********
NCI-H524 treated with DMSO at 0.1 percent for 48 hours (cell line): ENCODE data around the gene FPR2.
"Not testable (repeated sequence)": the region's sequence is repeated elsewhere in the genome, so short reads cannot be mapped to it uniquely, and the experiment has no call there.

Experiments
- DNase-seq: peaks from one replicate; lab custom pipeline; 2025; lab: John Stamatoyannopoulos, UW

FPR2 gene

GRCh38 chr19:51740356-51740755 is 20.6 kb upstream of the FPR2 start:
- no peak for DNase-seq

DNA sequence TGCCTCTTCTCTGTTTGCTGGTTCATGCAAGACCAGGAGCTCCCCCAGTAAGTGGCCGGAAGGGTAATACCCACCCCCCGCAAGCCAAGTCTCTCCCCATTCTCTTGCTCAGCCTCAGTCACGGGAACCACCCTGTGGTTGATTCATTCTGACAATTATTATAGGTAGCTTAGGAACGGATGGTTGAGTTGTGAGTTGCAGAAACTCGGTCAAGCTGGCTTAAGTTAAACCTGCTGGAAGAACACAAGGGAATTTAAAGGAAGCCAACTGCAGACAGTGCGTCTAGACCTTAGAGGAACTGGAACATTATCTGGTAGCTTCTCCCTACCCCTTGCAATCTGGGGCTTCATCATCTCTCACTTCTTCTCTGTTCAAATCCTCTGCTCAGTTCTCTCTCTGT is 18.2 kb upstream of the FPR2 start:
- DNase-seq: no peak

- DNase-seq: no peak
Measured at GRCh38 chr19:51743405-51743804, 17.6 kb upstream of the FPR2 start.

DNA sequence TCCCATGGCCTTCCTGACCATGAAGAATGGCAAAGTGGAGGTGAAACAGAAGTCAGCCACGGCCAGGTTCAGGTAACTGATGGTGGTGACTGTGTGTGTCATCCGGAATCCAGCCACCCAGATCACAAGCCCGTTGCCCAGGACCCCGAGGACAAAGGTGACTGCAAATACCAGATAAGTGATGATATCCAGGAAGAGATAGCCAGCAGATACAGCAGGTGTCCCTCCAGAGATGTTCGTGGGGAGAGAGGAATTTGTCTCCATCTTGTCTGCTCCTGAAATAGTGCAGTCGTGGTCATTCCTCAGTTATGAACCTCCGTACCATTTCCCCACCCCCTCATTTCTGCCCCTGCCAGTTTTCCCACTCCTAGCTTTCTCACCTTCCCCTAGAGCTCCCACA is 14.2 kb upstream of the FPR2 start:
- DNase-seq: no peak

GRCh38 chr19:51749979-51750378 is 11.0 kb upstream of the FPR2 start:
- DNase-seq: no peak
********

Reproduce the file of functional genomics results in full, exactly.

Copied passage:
NCI-H524 treated with DMSO at 0.1 percent for 48 hours (cell line): ENCODE data around the gene FPR2.
"Not testable (repeated sequence)": the region's sequence is repeated elsewhere in the genome, so short reads cannot be mapped to it uniquely, and the experiment has no call there.

Experiments
- DNase-seq: peaks from one replicate; lab custom pipeline; 2025; lab: John Stamatoyannopoulos, UW

FPR2 gene

GRCh38 chr19:51740356-51740755 is 20.6 kb upstream of the FPR2 start:
- no peak for DNase-seq

DNA sequence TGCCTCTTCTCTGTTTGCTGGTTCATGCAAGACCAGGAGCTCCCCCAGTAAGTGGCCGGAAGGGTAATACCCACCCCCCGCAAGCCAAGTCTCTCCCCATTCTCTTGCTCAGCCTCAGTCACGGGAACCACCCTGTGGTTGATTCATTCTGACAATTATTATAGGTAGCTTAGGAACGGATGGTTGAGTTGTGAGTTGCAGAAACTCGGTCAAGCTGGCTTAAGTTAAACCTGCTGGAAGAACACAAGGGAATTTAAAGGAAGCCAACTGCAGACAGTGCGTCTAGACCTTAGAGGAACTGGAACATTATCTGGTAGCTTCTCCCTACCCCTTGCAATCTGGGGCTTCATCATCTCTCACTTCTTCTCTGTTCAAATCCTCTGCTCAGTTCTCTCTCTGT is 18.2 kb upstream of the FPR2 start:
- DNase-seq: no peak

- DNase-seq: no peak
Measured at GRCh38 chr19:51743405-51743804, 17.6 kb upstream of the FPR2 start.

DNA sequence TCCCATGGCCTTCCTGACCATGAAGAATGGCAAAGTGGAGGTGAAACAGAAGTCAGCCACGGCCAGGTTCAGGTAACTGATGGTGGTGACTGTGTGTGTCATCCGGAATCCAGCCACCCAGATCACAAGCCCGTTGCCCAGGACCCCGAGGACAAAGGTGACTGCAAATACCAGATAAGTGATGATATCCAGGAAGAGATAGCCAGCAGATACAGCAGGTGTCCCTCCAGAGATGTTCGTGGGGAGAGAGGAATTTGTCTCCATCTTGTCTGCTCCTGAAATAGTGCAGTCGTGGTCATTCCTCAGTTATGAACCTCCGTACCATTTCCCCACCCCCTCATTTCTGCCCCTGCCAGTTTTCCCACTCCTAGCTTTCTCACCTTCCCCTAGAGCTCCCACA is 14.2 kb upstream of the FPR2 start:
- DNase-seq: no peak

GRCh38 chr19:51749979-51750378 is 11.0 kb upstream of the FPR2 start:
- DNase-seq: no peak